Many opportunities exist at Berkeley to give guest lectures—you just have to find the right situation and make your interest and expertise known. Consult course catalogs in your department or related fields to find lecture courses being offered in your area of specialization. Contact the professor to ask if they would be willing to let you offer a guest lecture in one of their course sessions that semester—many are happy to let graduate students gain lecturing experience and will offer subsequent feedback. You can also record your lecture and get feedback on your oral communication skills from the GSI Teaching & Resource Center.

For tips on improving your presentation and communication skills in the classroom, see these two articles on “Public Speaking for Teachers” from the Poorvu Center for Teaching and Learning at Yale: “Lecturing Without Fear” and “The Mechanics of Speaking.”


Present a Poster or Paper at a Professional Conference

Conference experience can be important not only in academic employment, but in other careers where the ability to analyze information, synthesize concepts, convey and exchange ideas, and receive and respond to feedback is valued. Annual campus, state, national, and international conferences provide regular opportunities to practice these skills. You can learn more about the importance of getting involved with conferences in the Career Preparation and Exploration Competency of this guide.

For advice on presenting at conferences, see “Conference Rules: How to Present a Scholarly Paper,” Chronicle of Higher Education (2008) and “A TED Speaker Coach Shares 11 Tips For Right Before You Go On Stage,” TED Blog (2016).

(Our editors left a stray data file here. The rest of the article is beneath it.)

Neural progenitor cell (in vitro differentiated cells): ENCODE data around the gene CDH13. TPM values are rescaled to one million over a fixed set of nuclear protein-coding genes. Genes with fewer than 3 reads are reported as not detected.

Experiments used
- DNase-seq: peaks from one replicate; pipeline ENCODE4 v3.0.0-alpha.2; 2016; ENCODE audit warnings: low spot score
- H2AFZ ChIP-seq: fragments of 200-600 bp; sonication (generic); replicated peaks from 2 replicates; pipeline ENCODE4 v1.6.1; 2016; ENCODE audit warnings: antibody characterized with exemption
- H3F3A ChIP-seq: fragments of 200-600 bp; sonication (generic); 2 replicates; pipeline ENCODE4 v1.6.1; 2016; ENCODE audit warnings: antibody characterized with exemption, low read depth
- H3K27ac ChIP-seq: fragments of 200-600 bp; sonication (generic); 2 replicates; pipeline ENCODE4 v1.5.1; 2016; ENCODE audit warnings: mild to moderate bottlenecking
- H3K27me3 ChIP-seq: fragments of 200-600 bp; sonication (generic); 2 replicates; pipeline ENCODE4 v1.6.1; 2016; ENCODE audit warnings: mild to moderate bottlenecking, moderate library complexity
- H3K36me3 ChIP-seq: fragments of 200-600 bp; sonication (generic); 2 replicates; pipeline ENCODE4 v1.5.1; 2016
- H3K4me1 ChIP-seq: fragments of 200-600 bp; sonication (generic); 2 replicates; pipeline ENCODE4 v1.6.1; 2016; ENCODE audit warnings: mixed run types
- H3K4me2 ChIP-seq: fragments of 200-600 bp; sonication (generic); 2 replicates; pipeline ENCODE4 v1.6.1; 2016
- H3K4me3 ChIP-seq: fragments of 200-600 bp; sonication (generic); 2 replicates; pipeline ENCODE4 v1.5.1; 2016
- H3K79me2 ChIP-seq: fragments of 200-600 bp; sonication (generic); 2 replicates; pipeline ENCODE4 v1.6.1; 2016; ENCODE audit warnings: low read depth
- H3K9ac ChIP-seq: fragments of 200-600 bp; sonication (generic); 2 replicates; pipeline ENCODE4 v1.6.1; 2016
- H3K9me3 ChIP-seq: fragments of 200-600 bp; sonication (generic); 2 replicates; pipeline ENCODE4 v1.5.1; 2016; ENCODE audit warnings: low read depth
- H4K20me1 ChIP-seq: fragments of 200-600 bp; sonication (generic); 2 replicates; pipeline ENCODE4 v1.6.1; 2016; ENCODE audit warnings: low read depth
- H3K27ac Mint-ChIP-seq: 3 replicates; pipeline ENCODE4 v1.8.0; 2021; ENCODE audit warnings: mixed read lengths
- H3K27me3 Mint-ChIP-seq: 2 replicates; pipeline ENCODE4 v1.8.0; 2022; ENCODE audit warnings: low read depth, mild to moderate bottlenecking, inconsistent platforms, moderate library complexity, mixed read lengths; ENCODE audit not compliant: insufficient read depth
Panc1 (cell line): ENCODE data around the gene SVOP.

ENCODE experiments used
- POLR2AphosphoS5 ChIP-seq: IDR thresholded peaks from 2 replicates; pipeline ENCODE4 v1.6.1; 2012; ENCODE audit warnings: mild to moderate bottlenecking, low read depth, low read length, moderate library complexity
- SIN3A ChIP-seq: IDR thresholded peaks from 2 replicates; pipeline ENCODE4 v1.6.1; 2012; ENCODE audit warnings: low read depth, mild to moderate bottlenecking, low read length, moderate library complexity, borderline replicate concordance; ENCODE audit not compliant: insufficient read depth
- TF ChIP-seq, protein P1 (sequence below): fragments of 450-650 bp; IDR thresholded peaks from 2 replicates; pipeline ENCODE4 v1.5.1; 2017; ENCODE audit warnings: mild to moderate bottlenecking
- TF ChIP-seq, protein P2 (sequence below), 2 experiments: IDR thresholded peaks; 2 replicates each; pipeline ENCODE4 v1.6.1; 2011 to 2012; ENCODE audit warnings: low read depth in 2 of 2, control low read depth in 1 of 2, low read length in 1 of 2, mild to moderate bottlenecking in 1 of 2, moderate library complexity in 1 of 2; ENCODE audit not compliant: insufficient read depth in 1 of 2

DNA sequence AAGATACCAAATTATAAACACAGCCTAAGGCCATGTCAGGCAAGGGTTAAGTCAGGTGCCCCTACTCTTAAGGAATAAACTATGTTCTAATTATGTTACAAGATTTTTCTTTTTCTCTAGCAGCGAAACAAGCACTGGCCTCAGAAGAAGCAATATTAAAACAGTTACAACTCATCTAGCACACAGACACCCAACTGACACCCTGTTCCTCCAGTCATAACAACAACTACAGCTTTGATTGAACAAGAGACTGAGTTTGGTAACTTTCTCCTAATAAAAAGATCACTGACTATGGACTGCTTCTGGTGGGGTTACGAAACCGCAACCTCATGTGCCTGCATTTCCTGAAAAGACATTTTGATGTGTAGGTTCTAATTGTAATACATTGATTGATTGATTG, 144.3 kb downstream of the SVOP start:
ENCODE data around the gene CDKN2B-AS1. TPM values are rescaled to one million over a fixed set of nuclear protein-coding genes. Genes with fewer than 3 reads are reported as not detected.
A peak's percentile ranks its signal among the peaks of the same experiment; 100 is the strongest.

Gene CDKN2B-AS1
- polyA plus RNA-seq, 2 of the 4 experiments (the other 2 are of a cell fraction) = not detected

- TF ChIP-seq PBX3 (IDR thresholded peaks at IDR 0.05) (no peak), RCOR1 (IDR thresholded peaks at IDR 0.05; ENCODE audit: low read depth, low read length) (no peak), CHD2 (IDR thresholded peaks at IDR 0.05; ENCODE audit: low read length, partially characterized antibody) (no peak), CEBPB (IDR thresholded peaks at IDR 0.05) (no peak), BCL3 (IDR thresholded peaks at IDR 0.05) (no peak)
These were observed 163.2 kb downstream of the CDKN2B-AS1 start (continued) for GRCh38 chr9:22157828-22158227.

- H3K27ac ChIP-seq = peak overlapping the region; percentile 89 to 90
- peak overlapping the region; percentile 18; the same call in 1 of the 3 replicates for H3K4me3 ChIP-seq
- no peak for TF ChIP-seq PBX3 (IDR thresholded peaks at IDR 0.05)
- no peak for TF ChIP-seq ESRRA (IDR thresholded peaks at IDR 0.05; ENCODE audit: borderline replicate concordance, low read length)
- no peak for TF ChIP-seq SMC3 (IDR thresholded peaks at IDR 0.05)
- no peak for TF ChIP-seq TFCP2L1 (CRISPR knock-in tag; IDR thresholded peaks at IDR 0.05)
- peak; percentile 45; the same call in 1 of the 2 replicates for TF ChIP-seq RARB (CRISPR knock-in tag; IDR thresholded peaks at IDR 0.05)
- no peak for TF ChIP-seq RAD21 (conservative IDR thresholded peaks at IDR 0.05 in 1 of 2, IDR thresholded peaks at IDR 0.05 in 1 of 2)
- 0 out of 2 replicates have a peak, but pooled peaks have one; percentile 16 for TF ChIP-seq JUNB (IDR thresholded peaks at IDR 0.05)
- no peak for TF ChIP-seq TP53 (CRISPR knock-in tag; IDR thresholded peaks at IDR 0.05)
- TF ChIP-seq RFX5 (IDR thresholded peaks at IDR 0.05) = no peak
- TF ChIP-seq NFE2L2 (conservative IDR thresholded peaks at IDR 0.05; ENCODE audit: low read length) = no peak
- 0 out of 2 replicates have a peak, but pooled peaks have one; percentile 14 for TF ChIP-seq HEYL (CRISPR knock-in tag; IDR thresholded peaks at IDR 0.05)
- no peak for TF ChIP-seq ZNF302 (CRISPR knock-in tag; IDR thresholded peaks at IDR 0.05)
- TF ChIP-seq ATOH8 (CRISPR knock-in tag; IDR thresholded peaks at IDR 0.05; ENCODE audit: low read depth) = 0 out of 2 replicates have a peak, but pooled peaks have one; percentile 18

Present Research to Academic, Professional, or Community Groups

Fostering interest in your research both within and beyond academia can generate career possibilities. Identify groups for whom your research is relevant and seek out opportunities to speak about your research in public venues such as local libraries, schools, museums, and relevant professional or community institutions. You may find that stepping outside the academic setting affords a fresh perspective on your research and provides invaluable practice in speaking to a wide variety of audiences. As one example, the Office of Resources for International and Area Studies (ORIAS) provides opportunities for graduate students in area studies to present their research in local schools.


Practice and Get Feedback on Your Job Talk and Prepare for Interviews

A key opportunity to demonstrate your verbal communication skills is the job interview. For detailed guidance on job interview preparation see “Prepare for Interviews” in the Career Preparation and Exploration Competency of this guide.

Before presenting your research to potential employers (academic or professional), you should practice in front of multiple audiences, in a timed setting, to understand the mechanics of a good presentation. Learning to tailor your talk to different audiences is an invaluable communication skill in any employment setting. Invite friends—whether academically trained or not—to observe your presentation and ask questions. You may wish to provide them with sample questions, or suggestions on types of questions to ask. Afterward, ask for feedback on various aspects of the talk: how clear it was, whether you spoke quickly or slowly, if you engaged the audience, etc.

For advice on how to prepare an academic job talk, attend the Berkeley Career Center’s workshop  “Nailing the Job Talk.” This recurring workshop usually takes place in the fall, so check the Handshake for scheduled workshops. For additional resources, see “The Job Market: The Campus Interview,” Chronicle of Higher Education (2017); “Talking the Good Talk,” Chronicle of Higher Education (2012); “Giving a Job Talk in the Sciences,” Chronicle of Higher Education (2001).